LESLIE: Alright, we’ve got José from Kansas City, Missouri on the line who’s got a garage door situation. What’s happening?
JOSÉ: Well, every winter, typically when it’s 10 below, the garage door decides that it doesn’t want to work and this is the outside panel on the garage door and the remote openers decide that they’re not going to work. I guess they want us to get out and freeze. (Leslie chuckles) One more piece of the equation is when we do get out and walk in the house and push the panel button on the inside of the house it does open.
TOM: José, let me throw a dart here. It sounds to me like what might be happening is as the door tries to come up it’s getting stuck because when the temperature drops like that the lubricants dry out; you can get some moisture in the hinges and it seizes and it might be that the safety reverse mechanism on this opener is basically thinking that something is stuck and so it’s shutting itself off. So you probably could replace the remote as well as well as the panel on the outside [to keep out] (ph) on the inside but for the cost of doing that, if this garage door opener, you suspect, is more than say three or four years old, you’d be better off replacing the whole opener. Because obviously part of the control circuit is breaking down and the cost of those repair parts is going to be close to the cost of replacing the whole thing. Unfortunately it’s a bit of a disposable society and this is a situation where just buying a replacement opener and keypad is probably not going to do it.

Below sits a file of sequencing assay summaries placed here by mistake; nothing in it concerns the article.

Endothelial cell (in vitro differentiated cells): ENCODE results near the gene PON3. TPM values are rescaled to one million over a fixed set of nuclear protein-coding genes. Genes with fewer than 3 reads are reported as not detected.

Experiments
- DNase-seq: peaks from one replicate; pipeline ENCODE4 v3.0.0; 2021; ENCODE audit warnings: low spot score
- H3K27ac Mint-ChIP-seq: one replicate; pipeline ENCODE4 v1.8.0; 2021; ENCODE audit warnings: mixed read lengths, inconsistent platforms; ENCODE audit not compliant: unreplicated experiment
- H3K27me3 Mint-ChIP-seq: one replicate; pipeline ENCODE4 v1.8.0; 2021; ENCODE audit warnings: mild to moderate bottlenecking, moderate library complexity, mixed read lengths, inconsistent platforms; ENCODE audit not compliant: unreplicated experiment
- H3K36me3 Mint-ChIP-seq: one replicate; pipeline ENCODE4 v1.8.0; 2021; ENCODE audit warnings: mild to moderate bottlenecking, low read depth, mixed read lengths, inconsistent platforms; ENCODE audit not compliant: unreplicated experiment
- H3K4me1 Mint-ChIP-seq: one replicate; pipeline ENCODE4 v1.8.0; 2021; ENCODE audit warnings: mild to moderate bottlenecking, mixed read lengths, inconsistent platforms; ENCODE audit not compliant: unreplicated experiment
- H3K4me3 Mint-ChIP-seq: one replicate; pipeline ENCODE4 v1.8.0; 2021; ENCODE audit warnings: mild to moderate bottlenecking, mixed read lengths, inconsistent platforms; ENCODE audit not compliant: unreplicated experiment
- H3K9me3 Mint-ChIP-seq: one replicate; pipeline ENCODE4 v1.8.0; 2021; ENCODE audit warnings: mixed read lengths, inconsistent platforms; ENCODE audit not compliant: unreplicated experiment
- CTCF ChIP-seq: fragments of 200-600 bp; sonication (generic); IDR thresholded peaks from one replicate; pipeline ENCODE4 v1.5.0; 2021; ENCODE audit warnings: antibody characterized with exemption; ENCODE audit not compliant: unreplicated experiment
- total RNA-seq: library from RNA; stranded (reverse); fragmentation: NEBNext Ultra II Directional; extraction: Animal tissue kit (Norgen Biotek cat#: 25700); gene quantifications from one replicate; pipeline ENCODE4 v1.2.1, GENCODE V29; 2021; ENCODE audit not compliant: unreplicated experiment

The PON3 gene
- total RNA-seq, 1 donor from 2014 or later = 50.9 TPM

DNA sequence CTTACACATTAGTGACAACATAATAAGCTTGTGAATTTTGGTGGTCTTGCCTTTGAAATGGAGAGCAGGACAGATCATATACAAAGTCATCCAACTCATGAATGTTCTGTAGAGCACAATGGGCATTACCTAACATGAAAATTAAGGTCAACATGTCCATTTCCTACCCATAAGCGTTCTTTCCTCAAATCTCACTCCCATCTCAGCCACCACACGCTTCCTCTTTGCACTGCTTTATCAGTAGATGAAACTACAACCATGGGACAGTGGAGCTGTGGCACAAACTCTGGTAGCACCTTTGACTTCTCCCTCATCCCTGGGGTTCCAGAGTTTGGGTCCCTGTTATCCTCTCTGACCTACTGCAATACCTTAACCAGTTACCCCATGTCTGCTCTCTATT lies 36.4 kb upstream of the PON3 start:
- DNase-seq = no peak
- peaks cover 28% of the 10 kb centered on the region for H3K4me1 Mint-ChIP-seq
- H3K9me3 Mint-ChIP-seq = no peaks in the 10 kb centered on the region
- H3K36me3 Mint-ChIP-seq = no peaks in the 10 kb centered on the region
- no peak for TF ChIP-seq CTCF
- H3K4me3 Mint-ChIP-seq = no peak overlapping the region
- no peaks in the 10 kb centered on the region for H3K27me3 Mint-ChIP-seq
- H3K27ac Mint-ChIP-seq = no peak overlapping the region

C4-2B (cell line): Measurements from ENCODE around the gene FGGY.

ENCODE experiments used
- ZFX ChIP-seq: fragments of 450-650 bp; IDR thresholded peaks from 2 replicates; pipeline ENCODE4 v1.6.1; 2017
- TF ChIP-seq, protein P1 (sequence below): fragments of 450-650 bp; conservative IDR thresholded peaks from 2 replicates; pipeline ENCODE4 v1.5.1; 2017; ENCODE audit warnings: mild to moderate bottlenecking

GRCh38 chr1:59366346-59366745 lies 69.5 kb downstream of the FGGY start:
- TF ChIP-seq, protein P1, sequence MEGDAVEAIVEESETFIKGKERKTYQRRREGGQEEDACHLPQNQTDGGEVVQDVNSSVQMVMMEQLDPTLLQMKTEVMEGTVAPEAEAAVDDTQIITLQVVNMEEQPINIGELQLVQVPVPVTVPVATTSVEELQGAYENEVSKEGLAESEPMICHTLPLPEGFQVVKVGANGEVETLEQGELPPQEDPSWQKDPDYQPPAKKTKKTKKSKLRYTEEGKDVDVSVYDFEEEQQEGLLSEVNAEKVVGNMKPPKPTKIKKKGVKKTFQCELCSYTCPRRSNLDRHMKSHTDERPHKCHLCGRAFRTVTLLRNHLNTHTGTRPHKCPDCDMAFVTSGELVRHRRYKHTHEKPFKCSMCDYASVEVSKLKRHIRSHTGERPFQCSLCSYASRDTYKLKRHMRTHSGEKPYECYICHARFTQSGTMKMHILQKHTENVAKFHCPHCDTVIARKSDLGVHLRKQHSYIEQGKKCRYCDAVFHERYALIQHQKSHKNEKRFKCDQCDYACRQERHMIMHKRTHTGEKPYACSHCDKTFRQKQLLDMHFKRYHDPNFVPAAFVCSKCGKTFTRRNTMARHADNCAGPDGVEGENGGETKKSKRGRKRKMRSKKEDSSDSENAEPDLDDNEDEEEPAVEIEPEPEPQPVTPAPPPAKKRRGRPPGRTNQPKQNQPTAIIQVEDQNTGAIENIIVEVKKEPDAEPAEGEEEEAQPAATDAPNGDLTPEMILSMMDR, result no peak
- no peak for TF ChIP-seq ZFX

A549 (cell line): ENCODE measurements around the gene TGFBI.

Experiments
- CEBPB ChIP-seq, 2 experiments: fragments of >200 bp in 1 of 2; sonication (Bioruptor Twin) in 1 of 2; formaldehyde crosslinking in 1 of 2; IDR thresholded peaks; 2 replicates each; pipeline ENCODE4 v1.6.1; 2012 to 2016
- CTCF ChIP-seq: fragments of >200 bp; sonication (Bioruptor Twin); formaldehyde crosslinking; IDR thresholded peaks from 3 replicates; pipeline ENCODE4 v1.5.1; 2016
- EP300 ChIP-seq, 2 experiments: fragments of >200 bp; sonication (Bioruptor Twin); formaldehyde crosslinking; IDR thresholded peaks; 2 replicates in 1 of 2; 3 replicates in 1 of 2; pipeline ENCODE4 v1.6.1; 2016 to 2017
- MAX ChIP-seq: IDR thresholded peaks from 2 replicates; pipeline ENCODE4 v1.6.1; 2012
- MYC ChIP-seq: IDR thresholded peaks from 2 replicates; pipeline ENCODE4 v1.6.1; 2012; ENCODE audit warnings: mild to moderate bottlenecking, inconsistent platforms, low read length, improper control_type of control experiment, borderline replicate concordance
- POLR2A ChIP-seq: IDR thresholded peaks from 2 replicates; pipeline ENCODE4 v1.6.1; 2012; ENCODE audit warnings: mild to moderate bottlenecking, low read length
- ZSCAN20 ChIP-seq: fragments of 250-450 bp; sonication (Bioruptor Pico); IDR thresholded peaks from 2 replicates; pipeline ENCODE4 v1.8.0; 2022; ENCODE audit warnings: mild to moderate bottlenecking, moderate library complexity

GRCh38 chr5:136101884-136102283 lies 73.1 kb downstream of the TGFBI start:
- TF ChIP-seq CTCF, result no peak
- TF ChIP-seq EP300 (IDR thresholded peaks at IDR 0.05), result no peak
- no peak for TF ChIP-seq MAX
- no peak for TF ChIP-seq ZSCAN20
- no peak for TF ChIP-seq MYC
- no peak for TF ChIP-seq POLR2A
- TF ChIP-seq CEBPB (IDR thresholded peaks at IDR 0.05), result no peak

LESLIE: Mm-hmm. But you know what? Also, if you’re in a situation where you need to adjust the sensitivity of the mechanism that senses if something is blocking the door, you don’t want to forget to put it back when the weather warms up or mess something up where it’s going to sense something in a situation where it should.
JOSÉ: There goes the cat.
TOM: Exactly. (laughing) José, thanks so much for calling us at 888-MONEY-PIT.